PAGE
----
“No news is good news” – that’s what one of the old Usenet newsreaders used to say when there weren’t any new articles to read in your subscriptions. Is that a coincidence that CNN, one of the two evil companies that employs Lord Vader himself as its mouthpiece, is so obsessed with violent, fiery death? Cartoonist Jeffery Rowland even felt that he needed a special new word coined for this phenomenon.
CNN.com is a news site that I frequently visit, mostly because the url is so much nicer than http://news.bbc.co.uk, which is superior in all regards to CNN. As far as news goes, I am mostly interested in what’s happening in five countries: the US, Russia, Ukraine, Turkmenistan, Israel and Japan. Why Turkmenistan? Because of the Great Serdar, of course. In any case, not many interesting things happen in Canada or the UK, and I could not care less for France, Germany and the rest of the Snootyland. Communist China and North Korea do not let out any interesting news and news from the entire African continent are usually too depressing.
What’s different in Japanese news? Well, first of all there’s a lot more sex-related news. American news are heavy on violence, but light on sex. MSN Mainichi Daily News are full of headlines very much in the spirit of one famous hacker’s “Dear Japanese People” posts.
Right now, the headlines are full of stories about a 57 year old fortune teller living with a “harem” of “about 10 women.” An older popular news story featured an embezzling accountant who spent stolen money on 17 mistresses.
Unhealthy Japanese obsession with schoolgirls is clearly present in the news: not a day goes by when there isn’t a schoolgirl sex-related article on Mainichi. Here’s a typical one:
It gets more complicated than that:
“The two 18-year-old, third-year high school girls, whose names are being withheld under the Juvenile Law, threatened on Dec. 29 to reveal that the 19-year-old private 1st class had sex with one of them unless he handed over 2 million yen, local police said.
They forced a 21-year-old lance corporal who was accompanying the private to withdraw 400,000 yen from an automatic teller machine at a convenience store in Sasebo and received the money from him.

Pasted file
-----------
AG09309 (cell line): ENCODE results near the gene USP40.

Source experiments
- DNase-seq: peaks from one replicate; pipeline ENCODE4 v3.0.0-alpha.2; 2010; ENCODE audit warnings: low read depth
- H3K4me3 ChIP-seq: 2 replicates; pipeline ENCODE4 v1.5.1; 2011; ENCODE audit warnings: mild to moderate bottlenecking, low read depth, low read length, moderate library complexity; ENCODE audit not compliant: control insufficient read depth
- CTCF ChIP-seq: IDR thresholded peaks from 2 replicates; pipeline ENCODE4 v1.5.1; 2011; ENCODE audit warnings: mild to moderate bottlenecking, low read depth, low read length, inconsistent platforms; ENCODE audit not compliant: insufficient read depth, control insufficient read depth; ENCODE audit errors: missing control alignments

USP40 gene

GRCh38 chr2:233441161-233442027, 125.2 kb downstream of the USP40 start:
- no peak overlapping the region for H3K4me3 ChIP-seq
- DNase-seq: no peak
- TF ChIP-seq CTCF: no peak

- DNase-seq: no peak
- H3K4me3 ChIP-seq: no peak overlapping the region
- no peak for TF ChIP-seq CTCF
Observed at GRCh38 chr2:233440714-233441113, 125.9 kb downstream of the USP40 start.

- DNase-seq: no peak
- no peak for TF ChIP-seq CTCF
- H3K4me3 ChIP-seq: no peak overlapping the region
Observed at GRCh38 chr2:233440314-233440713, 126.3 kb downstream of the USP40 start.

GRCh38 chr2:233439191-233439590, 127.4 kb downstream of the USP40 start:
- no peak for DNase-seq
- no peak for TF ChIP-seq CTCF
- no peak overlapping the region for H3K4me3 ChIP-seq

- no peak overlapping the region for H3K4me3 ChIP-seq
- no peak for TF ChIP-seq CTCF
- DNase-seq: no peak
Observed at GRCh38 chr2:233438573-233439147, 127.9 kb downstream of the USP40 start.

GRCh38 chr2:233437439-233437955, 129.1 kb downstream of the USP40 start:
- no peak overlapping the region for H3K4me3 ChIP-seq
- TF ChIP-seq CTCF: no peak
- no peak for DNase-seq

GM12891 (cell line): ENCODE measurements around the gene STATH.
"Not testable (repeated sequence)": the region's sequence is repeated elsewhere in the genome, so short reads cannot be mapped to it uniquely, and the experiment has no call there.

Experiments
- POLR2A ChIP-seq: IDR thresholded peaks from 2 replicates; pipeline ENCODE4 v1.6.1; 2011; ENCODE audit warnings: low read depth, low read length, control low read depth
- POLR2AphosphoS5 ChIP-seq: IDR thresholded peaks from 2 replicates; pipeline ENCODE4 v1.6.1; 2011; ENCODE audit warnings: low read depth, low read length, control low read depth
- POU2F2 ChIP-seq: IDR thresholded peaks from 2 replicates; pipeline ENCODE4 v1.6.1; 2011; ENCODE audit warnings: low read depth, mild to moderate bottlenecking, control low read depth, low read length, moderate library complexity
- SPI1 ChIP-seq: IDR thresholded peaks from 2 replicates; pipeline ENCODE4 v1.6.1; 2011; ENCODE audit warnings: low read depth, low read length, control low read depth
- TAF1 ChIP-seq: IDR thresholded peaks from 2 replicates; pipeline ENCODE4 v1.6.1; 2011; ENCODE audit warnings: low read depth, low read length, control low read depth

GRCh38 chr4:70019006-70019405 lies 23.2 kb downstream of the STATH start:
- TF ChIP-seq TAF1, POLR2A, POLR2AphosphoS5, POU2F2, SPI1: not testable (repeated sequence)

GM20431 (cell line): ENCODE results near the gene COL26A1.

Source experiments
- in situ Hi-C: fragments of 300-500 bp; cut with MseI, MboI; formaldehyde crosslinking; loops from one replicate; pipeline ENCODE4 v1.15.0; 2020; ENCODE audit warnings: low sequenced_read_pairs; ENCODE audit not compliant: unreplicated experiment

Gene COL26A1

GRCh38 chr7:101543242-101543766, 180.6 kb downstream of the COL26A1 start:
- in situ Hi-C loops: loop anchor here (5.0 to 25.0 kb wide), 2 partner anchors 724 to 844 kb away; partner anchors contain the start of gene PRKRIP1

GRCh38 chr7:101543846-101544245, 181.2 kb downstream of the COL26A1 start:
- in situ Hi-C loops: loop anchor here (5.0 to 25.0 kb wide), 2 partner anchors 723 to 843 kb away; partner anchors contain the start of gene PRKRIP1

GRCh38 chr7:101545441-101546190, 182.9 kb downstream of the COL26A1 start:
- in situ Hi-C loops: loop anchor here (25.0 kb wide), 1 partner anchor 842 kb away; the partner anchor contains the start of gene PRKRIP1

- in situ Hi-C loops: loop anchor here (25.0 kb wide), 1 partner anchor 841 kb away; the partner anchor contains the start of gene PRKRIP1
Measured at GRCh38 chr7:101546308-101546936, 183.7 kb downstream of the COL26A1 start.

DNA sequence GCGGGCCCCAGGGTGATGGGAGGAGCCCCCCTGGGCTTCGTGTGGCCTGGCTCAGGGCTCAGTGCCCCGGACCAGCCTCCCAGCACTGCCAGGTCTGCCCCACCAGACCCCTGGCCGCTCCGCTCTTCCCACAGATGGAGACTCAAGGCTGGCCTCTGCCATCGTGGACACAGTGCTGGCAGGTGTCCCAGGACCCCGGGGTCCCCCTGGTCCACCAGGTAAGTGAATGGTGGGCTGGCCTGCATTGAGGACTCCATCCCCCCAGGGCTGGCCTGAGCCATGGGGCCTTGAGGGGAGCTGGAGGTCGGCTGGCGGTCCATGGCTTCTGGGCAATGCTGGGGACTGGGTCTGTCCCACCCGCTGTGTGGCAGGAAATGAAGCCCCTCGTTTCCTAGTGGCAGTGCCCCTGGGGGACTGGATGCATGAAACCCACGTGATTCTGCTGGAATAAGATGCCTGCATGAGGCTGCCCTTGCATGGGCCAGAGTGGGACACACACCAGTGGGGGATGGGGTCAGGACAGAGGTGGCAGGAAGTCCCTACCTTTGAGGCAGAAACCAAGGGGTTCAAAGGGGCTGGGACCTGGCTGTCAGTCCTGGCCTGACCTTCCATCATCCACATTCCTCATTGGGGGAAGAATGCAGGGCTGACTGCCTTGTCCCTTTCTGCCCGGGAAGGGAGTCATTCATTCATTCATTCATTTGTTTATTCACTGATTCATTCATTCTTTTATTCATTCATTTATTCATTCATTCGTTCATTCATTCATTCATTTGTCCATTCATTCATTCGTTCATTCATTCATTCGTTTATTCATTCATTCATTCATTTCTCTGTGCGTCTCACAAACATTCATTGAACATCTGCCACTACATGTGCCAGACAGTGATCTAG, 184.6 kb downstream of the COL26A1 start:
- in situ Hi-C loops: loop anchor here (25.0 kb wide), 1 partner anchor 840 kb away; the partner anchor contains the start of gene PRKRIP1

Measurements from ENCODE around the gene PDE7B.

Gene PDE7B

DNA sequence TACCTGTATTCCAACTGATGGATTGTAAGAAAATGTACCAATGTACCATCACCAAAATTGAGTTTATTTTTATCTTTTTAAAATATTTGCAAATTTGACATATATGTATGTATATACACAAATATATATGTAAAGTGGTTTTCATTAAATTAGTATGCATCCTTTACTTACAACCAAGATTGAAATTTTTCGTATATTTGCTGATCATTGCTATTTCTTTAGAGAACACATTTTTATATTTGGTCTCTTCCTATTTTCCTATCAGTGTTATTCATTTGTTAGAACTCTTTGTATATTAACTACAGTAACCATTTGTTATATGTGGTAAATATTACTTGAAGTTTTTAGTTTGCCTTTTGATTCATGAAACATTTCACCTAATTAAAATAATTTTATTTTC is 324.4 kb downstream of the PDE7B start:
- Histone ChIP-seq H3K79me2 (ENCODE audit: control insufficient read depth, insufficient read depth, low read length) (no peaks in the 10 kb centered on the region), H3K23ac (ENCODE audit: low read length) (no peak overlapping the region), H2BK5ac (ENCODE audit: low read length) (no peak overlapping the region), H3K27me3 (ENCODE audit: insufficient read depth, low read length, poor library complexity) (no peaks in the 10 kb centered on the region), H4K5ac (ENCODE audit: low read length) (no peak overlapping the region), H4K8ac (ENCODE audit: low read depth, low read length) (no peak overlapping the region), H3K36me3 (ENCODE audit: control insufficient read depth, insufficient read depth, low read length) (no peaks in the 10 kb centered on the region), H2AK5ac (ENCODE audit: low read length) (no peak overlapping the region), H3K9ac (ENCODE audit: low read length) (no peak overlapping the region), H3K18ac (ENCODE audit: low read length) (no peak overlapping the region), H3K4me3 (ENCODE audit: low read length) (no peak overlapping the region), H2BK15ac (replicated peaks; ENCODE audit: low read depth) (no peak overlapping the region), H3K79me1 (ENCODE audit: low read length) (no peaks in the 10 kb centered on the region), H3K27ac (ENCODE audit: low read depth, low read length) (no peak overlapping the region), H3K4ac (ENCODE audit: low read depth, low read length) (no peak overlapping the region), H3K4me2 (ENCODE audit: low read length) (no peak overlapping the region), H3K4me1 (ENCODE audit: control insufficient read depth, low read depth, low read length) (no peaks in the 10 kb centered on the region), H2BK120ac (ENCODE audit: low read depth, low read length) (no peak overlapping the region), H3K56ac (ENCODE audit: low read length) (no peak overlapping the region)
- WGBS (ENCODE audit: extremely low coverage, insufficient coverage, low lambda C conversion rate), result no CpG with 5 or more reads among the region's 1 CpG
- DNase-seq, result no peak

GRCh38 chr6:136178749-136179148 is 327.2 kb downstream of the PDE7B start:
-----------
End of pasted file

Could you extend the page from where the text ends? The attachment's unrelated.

The girls subsequently demanded 1.6 million yen from the GSDF soldiers. However, the soldiers consulted police, who arrested the two girls.
A fisherman and two other men were earlier arrested for giving the girls advice on how to extort money from the victim.”
Japanese news agencies are no stranger to violence. A particularly unsettling trend that I noticed is an abundance of stories about family violence in Japan: “Man stabbed parents because they wouldn’t drink his miso soup“, “Man arrested for leaving bed-ridden, elderly mother to die“, “Woman nabbed for fatally kicking boyfriend“. It gets weirder, too: “Jobless man sets fire to futon in house after mom refuses to buy him dolls.” Overall, all these stories feature jobless people.
Violent (“Homeless man stabs abusive youth in stomach“) and non-violent homeless people (“Homeless man can officially register a public park where he lives as his residence, a court has said“) are often in the news.
We all think about how safe life in Japan is, but according to the news that I see, if the jobless, the homeless and the US servicemen won’t get you, train crashes, heavy snow, natural gas or sticky rice cakes will: “4 die after train blown off tracks in Yamagata“, “Elderly woman trapped in heavy snow freezes to death“, “Natural gas kills mother and children at hot spring“, “4 Kanto residents choke to death on sticky rice cakes“.
All those people got killed in heavy snow, yet mount Fuji was missing it’s snow cap last year. Strange.
The conflict of Japanese whalers and Greenpeace activists gets a lot of coverage: for some reason I’ve never seen this picture of a Greenpeace dude nearly harpooned to death anywhere else.
Two Japan-specific stories that don’t get much play in the US news is the Livedoor scandal and the badly constructed “twin” condo buildings. The Livedoor news get funny sometimes: “Convenience store chain am/pm Japan has decided to pull an energy drink developed by former Livedoor President Takafumi Horie off its shelves because it doesn’t want to sell items associated with scandal-tainted people, it has been learned“.
New Year’s cards (“nengajo“) are apparently a very serious business in Japan. From what I understand, they are supposed to be delivered exactly on January 1st. There was a flurry of news items like “Feces in 2 mailboxes stain 140 New Year cards“, “Post office to redeliver New Year’s postcards that arrived too early“, “Post office in Osaka to deliver 35 New Year’s cards a year late“. Big whoop. By the way, while we are on the subject, check out Japanese New Year’s prints by master woodblock printmaker David Bull.
The headline writers for Mainichi are prone to using puns and old-fashioned American slang, although not always very smoothly: they really overuse the words “nab”, “pinch”, “clink” (prison). Sometimes it feels like you are reading an old detective story.
This quote also is kind of unsettling:
Foreign sex workers get dirty digging for Japanese roots: “Gentlemen may well prefer blondes, but Japan’s not-so-gentle men seem to, as well, sparking a rapid increase in the number of South American sex workers with more yam than Yamato running through their veins to claim Japanese heritage, according to Spa!”
“More yam than Yamato”? What the hell?